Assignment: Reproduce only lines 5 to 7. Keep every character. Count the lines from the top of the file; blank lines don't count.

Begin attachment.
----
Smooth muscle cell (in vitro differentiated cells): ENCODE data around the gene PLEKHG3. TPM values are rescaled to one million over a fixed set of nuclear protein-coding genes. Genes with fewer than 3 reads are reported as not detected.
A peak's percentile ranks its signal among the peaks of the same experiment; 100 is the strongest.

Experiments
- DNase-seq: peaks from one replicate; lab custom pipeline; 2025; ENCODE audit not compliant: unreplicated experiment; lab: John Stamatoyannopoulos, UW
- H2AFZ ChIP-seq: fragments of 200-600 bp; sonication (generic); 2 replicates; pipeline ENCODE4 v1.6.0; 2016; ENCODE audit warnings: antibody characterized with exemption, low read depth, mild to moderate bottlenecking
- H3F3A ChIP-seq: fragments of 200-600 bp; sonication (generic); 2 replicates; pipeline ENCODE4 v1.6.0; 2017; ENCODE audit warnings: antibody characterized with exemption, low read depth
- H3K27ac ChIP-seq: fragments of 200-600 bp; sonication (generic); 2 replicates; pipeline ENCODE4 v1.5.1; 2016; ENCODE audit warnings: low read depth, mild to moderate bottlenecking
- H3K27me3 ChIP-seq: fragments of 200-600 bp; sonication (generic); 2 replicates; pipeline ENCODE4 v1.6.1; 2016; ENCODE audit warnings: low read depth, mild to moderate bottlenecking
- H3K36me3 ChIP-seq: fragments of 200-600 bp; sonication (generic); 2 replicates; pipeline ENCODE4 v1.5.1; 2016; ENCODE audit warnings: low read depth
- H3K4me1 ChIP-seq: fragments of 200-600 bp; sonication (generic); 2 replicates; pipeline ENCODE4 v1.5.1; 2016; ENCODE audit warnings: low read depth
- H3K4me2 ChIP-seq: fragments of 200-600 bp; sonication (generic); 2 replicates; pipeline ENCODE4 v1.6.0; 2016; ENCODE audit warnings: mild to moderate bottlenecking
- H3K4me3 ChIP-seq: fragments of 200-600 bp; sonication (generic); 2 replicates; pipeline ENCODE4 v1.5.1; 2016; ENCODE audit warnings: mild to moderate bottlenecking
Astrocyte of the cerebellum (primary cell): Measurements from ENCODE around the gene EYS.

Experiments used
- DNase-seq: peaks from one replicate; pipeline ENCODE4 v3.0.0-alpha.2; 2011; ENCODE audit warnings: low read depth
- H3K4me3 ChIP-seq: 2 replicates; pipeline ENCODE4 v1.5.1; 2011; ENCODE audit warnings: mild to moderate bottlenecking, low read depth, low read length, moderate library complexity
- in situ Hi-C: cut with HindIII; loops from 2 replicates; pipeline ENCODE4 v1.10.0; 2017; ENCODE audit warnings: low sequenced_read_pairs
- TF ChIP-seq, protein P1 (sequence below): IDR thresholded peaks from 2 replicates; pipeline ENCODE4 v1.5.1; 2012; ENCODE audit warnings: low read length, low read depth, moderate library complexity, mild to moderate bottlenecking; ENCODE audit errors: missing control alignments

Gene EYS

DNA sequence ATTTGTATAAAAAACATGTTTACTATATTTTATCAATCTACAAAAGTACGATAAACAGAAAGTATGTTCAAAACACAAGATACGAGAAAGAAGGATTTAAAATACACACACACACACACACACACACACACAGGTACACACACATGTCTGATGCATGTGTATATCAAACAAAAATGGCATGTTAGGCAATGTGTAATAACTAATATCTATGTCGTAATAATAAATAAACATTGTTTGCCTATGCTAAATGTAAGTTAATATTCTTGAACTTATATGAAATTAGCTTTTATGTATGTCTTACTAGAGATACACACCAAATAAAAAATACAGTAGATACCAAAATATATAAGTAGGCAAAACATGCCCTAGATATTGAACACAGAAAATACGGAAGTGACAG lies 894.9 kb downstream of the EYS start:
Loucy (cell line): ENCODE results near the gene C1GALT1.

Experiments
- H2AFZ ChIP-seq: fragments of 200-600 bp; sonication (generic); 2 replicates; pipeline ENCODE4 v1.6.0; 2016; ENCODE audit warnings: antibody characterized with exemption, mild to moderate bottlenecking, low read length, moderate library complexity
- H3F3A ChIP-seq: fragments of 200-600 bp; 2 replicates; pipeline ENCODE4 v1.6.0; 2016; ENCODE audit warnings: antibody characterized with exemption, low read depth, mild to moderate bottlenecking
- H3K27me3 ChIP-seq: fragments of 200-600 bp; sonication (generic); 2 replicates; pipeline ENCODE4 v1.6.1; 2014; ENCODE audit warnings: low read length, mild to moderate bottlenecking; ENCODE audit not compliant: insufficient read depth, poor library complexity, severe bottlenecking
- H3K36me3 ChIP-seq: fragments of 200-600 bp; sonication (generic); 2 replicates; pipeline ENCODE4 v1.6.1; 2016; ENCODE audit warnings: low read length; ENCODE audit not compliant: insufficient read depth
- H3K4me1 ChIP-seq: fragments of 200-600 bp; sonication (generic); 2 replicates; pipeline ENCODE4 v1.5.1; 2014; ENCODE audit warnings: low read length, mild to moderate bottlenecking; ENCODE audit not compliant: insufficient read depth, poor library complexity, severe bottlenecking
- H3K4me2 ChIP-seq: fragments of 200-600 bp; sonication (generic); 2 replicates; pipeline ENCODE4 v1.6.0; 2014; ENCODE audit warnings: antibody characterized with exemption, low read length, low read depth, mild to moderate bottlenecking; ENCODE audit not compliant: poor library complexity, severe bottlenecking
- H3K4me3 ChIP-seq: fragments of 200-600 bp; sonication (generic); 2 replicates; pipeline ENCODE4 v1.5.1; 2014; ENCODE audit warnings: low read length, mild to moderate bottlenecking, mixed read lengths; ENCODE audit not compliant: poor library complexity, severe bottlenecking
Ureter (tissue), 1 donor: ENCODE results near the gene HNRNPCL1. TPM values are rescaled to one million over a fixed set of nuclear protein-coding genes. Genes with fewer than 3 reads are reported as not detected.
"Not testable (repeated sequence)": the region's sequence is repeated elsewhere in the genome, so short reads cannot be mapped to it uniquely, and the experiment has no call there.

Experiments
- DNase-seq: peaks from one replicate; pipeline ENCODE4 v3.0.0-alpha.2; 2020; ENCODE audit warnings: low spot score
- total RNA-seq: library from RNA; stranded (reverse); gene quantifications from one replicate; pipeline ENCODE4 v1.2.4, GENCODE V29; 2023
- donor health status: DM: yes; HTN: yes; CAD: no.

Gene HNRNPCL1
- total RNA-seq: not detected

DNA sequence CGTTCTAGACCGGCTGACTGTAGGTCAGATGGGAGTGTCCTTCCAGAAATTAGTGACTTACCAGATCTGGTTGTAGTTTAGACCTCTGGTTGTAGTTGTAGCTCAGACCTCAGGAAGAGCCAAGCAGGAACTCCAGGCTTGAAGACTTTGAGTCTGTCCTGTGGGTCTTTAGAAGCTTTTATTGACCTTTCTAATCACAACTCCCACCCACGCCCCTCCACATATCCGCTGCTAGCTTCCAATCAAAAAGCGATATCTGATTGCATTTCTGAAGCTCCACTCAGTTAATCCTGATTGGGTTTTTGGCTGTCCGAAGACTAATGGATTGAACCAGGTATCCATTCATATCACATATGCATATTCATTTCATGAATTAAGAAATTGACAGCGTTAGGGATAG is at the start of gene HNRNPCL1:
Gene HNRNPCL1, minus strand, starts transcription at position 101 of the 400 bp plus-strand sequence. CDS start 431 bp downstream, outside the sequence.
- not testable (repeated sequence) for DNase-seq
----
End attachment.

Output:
- H2AFZ ChIP-seq: fragments of 200-600 bp; sonication (generic); 2 replicates; pipeline ENCODE4 v1.6.0; 2016; ENCODE audit warnings: antibody characterized with exemption, low read depth, mild to moderate bottlenecking
- H3F3A ChIP-seq: fragments of 200-600 bp; sonication (generic); 2 replicates; pipeline ENCODE4 v1.6.0; 2017; ENCODE audit warnings: antibody characterized with exemption, low read depth
- H3K27ac ChIP-seq: fragments of 200-600 bp; sonication (generic); 2 replicates; pipeline ENCODE4 v1.5.1; 2016; ENCODE audit warnings: low read depth, mild to moderate bottlenecking